Jackson says no-one involved in the battle to safeguard the Tynecastle club has ever lost sight of how significant the consequences of liquidation would be. “Not only would a 140-year-old club die, but you have to consider how that happening would affect businesses in the surrounding area and how it impacts on the Edinburgh economy. There would be no football debts paid because the company would be gone, even more people would lose their jobs and so on and so on.”

With football debts currently listed as around £535,000 gross, that figure will come down when the net costs are calculated and will have to be dealt with before all sanctions are lifted. But repaying those debts will fall to Budge, who is already looking at long-term plans.

“Ann will be formulating her own ideas already,” says Jackson. “She has been in and about the club and she has been given any information she has requested in terms of playing and non-playing staff.

“She has been given all the information she has needed and she is making her own mind up about who she wants, who she doesn’t want, who she is bringing in and I’m not party to any of that, although anything she has wanted my opinion on I’ve given her an honest answer about. But, her opinions haven’t been shared with me and I wouldn’t expect them to be.”

In a letter issued to those who have pledged money to the Foundation of Hearts and support the promise of fan ownership moving forward, Budge acknowledged that there are a number of questions supporters still want answered but she did attempt to outline what happens next.

“Firstly, where are we with regard to exiting administration? The news on Monday, 7 April that we had agreement to the transfer of the 50 per cent shareholding in the Club owned by UBIG was a significant step forward in getting Hearts out of administration.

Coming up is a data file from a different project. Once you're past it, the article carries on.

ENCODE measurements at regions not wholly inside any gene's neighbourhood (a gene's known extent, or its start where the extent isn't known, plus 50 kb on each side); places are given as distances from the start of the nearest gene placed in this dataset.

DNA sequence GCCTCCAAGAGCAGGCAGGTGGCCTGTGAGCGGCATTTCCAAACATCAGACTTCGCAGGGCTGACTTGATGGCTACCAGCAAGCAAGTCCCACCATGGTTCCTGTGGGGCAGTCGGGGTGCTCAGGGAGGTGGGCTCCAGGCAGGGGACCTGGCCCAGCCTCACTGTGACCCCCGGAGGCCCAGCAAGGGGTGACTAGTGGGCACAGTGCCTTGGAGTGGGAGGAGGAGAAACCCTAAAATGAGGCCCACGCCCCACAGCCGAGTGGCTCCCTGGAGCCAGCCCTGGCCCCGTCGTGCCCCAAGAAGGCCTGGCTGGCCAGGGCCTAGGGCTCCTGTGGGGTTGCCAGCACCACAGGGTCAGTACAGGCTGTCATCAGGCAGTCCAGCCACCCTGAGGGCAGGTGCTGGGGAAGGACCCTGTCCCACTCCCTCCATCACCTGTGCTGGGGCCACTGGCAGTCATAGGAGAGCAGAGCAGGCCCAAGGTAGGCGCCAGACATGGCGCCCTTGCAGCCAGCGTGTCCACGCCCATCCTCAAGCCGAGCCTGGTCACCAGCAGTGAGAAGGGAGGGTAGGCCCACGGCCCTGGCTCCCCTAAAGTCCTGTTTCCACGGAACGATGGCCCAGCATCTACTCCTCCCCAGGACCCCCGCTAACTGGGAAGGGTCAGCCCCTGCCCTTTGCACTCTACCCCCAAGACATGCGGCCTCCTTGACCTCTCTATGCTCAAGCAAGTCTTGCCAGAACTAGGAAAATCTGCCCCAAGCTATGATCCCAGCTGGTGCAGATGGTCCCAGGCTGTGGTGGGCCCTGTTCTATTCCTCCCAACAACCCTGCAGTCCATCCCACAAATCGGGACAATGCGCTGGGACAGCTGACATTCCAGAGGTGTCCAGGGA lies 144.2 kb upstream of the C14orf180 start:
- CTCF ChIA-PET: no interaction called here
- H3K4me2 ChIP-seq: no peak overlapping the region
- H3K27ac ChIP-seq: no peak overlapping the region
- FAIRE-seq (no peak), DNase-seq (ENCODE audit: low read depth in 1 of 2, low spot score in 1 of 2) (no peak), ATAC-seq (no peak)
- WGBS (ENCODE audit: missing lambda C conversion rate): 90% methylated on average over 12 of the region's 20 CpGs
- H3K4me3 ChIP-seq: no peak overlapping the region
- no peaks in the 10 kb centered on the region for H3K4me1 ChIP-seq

“However, the last major hurdle of the Ukio Bankas Creditors’ Committee meeting seemed to be running on forever. Therefore, we were all absolutely thrilled to receive news on Wednesday morning that Ukio had agreed to the CVA, to the transfer of the remaining 29.9 per cent shareholding in Hearts and to the release of the security over the stadium. This was the highest hurdle to clear and takes us about 90 per cent of the way to getting the club out of administration. The last stage, in terms of the dealings with the current owners, is to complete the legal Sale and Purchase Agreement (SPA) – the formal contract, which will be signed between Bidco 1874 and Ubig, and which will trigger the £2.5m payment and the corresponding transfer of shares and assets to Bidco 1874.

“We have been working on this alongside everything else and, hopefully, this can be concluded soon. However, we have to remember that the cooling-off period for the UBIG decision does not lapse until Sunday, 27 April. This is the period when a creditor can still object to the decision. There is no cooling-off period for the Ukio Bankas decision. However, the final step of signing the SPA cannot happen until after this date.

“When the SPA is signed, the club’s ownership will pass from the current owners to Bidco 1874, the company set up by myself to take ownership of Hearts. I don’t think I need to spell out to anyone that I am a fan and am only doing this as a fan, with the express intention of passing ownership over to the wider supporter base, via FOH, over the course of the next few years.

“While final negotiations with the current owners are being concluded, there are a number of other legal processes and documents to be finalised and agreed here in Scotland. Once again, we are working hard to ensure these are all completed as quickly as possible.”

And Jackson says he is again cautiously optimistic, although he won’t rule out the possibility of a minor hiccup or two on the route to a conclusion.

“It has been a real rollercoaster,” he said. “I know people think that I always just paint a really black picture, but I always say what I believe. There’s no point in getting people’s aspirations up and not preparing them for the worst because the worst can always happen.”

In a year that has been torture for all associated with Hearts, last week’s sudden good news from Lithuania would suggest that, while relegation is a reality, the worst case scenario has been averted.